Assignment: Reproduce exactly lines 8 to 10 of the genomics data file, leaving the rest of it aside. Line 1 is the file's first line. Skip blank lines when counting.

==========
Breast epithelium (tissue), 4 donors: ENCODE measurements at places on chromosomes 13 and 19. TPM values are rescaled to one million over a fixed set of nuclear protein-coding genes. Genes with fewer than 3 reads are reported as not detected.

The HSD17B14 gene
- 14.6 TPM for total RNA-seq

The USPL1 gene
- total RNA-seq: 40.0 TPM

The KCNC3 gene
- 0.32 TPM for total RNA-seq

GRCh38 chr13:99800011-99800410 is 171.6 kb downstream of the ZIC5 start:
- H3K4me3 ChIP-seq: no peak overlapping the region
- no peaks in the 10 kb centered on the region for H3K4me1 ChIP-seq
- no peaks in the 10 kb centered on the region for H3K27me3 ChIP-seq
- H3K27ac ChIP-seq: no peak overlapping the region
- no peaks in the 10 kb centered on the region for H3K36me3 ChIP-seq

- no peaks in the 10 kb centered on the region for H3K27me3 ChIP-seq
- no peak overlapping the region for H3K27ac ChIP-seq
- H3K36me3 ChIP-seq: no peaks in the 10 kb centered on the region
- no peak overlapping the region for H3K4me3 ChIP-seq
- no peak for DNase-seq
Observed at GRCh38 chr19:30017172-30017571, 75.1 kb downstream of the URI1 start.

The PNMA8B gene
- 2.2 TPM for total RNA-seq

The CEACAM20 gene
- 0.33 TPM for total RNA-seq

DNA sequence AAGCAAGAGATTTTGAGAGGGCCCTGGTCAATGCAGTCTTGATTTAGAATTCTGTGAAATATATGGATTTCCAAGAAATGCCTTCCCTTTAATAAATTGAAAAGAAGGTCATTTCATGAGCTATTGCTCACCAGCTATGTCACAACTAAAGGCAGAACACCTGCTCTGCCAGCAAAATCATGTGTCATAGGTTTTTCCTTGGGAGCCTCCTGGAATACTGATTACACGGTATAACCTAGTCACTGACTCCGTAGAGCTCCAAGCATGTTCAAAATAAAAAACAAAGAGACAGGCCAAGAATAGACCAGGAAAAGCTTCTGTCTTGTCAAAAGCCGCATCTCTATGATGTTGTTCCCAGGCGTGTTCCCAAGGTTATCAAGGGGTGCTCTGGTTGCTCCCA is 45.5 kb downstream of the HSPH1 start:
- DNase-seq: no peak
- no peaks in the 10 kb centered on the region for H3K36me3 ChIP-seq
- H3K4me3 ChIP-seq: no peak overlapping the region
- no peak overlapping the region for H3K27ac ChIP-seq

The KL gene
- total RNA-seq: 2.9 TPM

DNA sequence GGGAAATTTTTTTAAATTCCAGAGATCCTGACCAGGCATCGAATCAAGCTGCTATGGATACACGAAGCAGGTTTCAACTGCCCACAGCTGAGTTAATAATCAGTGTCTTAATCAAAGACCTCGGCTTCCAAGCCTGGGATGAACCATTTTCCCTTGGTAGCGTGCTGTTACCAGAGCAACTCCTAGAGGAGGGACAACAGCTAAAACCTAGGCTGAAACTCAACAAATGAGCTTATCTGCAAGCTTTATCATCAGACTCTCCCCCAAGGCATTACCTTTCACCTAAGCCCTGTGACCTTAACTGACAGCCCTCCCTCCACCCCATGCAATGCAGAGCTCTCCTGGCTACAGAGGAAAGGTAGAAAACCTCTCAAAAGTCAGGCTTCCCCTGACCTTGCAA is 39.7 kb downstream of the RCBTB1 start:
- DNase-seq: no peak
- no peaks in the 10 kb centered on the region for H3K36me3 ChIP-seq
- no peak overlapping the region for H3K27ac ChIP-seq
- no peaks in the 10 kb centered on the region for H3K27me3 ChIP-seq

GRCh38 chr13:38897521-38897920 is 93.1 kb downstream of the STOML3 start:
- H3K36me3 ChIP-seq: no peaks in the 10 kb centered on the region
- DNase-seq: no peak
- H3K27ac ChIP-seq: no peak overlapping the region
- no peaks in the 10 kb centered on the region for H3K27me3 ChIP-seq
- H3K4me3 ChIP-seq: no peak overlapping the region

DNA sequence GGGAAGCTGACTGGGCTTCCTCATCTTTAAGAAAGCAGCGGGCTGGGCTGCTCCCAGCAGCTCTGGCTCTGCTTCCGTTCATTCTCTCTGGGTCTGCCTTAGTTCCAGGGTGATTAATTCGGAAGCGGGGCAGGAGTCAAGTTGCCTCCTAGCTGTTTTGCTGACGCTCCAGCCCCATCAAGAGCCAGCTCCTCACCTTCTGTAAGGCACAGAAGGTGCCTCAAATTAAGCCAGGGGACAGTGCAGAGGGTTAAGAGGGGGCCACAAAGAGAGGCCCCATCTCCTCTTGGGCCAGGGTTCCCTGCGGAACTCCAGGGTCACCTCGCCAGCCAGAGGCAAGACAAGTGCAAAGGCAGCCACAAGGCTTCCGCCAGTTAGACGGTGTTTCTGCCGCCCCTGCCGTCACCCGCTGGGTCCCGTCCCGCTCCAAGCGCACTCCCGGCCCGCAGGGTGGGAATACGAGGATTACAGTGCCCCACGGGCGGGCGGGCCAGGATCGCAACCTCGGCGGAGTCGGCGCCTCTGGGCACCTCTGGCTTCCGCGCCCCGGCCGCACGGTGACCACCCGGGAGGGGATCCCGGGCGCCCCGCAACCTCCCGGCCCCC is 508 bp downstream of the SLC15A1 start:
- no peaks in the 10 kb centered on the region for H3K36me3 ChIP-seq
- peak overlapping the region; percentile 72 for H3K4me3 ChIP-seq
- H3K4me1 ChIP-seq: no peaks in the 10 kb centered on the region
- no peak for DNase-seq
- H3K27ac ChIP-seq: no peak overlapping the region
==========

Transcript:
GRCh38 chr13:99800011-99800410 is 171.6 kb downstream of the ZIC5 start:
- H3K4me3 ChIP-seq: no peak overlapping the region
- no peaks in the 10 kb centered on the region for H3K4me1 ChIP-seq